1. Billing for Services Not Rendered (Upcoding/Downcoding)
This is one of the most common forms of medical fraud, and it’s also known as “unbundling.” It refers to a provider submitting claims for services that were not rendered or performed in full. These fraudulent bills may be billed at the highest levels of reimbursement possible under Medicare and Medicaid. In many cases, the same service is billed separately, which causes overbilling or duplicate billing.
Whether intentional or not, medical fraud defense lawyers can help you prepare your defense.
How to Prevent It
There are a number of ways to prevent billing for services not rendered, including using pre-certification programs and prior authorization requirements. Healthcare providers should also be aware of the various billing codes that correspond to specific procedures and services.
2. False Claims in General
Similarly to the above, false claims are another common form of medical fraud. This type of fraud occurs when a healthcare provider or company submits a false claim to Medicare, Medicaid, or another insurance program. This may involve billing for services that were not rendered, providing inaccurate information on invoices, or submitting duplicate bills.
3. Illegal Kickbacks
Kickbacks are another form of fraud that occurs when a patient or provider is paid for referring someone else to their practice. It may also happen when providers accept gifts from drug companies in exchange for prescribing certain medications to patients. This type of fraud has become increasingly common as more doctors receive kickback payments from pharmaceutical companies, which can be as high as $25,000 per patient.
4. Prescription Fraud
This type of fraud is often committed by a patient. Prescription fraud is the crime of obtaining prescription drugs through fraudulent means. This may involve forging prescriptions, stealing medications from pharmacies or hospitals, or buying drugs illegally on the street. Prescription drug fraud is a serious problem in the United States, and it costs taxpayers billions of dollars each year.
5. Waiver of Co-Payment, Deductible, or Co-Insurance
This type of fraud is committed when a provider waives the co-payment for services that are covered under Medicare or Medicaid. The provider might charge the patient an hourly rate instead of charging a flat fee per visit; this allows them to collect more money.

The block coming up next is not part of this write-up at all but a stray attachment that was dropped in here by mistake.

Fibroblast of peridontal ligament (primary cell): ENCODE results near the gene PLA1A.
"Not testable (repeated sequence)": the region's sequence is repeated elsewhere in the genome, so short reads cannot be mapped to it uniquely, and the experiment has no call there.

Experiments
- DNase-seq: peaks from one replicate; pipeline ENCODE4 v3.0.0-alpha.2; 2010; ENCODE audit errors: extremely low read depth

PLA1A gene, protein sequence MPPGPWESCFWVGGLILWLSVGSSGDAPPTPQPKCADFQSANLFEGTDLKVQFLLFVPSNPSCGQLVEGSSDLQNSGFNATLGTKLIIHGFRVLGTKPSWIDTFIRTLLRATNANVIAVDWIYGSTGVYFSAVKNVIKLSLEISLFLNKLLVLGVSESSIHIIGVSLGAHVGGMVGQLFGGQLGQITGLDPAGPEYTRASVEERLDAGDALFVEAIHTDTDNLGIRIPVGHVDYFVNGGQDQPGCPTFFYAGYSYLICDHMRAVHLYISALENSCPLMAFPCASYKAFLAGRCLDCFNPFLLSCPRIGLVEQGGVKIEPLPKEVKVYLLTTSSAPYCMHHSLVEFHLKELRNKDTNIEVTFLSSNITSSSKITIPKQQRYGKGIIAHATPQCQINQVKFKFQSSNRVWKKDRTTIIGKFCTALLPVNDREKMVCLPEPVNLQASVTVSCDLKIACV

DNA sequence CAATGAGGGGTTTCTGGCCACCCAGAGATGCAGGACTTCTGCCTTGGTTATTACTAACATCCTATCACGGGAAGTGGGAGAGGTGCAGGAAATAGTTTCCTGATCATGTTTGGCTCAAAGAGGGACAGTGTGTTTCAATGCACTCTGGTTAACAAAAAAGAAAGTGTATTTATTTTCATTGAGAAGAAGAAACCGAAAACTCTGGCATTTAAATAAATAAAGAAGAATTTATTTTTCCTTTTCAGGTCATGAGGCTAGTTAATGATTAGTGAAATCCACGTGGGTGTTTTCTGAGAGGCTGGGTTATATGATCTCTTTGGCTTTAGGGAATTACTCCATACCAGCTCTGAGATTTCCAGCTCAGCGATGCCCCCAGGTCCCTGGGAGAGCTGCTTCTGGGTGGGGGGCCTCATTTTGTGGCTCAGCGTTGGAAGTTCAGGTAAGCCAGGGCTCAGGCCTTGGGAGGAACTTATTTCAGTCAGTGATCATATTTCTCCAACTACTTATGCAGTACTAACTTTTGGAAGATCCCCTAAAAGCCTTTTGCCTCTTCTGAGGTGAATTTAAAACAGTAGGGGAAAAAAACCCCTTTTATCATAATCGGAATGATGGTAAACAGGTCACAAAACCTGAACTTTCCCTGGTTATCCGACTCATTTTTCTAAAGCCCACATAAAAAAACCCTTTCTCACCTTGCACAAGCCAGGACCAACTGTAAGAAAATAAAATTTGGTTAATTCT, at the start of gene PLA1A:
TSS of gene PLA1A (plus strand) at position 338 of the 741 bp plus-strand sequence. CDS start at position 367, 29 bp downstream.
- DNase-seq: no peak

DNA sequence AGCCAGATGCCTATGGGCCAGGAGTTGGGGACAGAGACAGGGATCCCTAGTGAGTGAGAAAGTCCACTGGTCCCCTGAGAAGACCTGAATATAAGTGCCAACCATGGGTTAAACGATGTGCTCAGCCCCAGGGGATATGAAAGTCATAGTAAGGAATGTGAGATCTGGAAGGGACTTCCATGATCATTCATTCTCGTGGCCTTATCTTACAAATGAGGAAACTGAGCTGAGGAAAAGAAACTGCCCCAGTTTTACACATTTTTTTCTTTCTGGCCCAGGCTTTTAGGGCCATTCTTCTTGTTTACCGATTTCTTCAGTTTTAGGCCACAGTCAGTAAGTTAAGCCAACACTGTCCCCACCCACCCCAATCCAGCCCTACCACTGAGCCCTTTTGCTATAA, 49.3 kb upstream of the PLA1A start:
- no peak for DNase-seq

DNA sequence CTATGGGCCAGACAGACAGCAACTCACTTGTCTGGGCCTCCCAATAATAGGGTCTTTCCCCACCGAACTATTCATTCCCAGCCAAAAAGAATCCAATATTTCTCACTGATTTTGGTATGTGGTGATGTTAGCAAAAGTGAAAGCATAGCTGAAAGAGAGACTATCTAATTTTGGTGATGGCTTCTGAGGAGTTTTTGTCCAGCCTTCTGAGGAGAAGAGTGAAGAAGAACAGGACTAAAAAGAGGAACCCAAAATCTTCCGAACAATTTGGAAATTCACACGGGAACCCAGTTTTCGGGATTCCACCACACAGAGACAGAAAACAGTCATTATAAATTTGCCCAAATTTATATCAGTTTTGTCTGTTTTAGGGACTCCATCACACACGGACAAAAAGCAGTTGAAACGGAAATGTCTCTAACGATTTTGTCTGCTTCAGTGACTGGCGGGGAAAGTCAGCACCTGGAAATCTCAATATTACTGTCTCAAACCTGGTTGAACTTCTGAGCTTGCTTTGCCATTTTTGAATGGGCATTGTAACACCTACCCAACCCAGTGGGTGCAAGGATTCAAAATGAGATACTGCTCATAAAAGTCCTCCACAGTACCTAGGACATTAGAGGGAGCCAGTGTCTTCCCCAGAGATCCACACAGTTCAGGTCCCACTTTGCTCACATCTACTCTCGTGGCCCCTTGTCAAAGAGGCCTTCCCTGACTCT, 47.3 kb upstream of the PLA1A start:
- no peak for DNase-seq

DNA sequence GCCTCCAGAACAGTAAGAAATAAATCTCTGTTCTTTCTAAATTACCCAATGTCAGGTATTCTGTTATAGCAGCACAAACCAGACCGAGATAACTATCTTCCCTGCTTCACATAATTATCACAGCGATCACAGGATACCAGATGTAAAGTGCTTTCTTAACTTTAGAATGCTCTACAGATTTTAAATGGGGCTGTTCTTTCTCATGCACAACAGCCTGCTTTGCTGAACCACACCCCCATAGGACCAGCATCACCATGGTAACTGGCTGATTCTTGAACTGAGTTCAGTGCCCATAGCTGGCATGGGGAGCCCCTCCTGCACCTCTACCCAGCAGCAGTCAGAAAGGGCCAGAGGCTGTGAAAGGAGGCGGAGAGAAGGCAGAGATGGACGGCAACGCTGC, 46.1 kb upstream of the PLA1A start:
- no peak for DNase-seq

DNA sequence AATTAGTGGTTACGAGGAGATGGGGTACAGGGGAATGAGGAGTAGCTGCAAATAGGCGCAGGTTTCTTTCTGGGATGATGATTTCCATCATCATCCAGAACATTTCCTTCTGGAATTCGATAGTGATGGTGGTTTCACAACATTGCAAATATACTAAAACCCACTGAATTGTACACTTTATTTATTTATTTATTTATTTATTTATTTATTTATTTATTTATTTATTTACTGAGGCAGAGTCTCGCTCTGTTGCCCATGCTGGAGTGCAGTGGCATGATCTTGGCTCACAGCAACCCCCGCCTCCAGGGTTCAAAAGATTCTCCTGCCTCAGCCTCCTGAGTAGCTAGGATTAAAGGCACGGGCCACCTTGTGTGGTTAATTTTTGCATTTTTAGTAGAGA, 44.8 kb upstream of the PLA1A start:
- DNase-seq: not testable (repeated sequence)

6. Self-Referral/Stark Law Violations
Similar to kickbacks, the self-referral law prohibits physicians from referring patients to receive certain designated health services at facilities where they have an ownership interest. This type of fraud is known as a “Stark” violation because the physician who commits it can be charged under the Anti-Kickback Statute.
7. False Diagnosis
Similarly to billing for services that were not performed, false diagnosis is the act of performing and billing for unnecessary procedures on the basis of a diagnosis that is incorrect.
8. False Certification
This type of fraud occurs when a health care provider knowingly provides false information in order to obtain payment from Medicare or Medicaid. For example, a physician may certify that an item is medically necessary for his patient’s treatment although he knows that it’s not covered by the program; this would constitute fraudulent billing practices under the False Claims Act.
How to Prevent Medical Fraud, to Begin With
There are a number of ways to prevent medical fraud from occurring, including using pre-certification programs and prior authorization requirements. Healthcare providers should also be aware of the various billing codes that correspond to specific procedures and services.
In addition, providers should be familiar with the False Claims Act and other anti-fraud statutes so they can avoid any potential violations.
A Must-Know: The Federal False Claims Act and Medical Fraud
The federal False Claims Act is another tool used to fight medical fraud in the United States. This law allows whistleblowers to file a lawsuit on behalf of the government if they believe that someone has committed fraud against it, such as Medicare or Medicaid. Under this statute, the government can recover triple the amount of damages that were caused by the fraud.If you are facing charges related to medical fraud, it is important to seek legal counsel from an experienced attorney who can help you build a strong defense. Attorneys that specialize in this area have extensive experience handling cases involving all types of medical fraud. A good lawyer understands how devastating these charges can be for both the victim and perpetrator and will work diligently to get the best possible outcome for your case.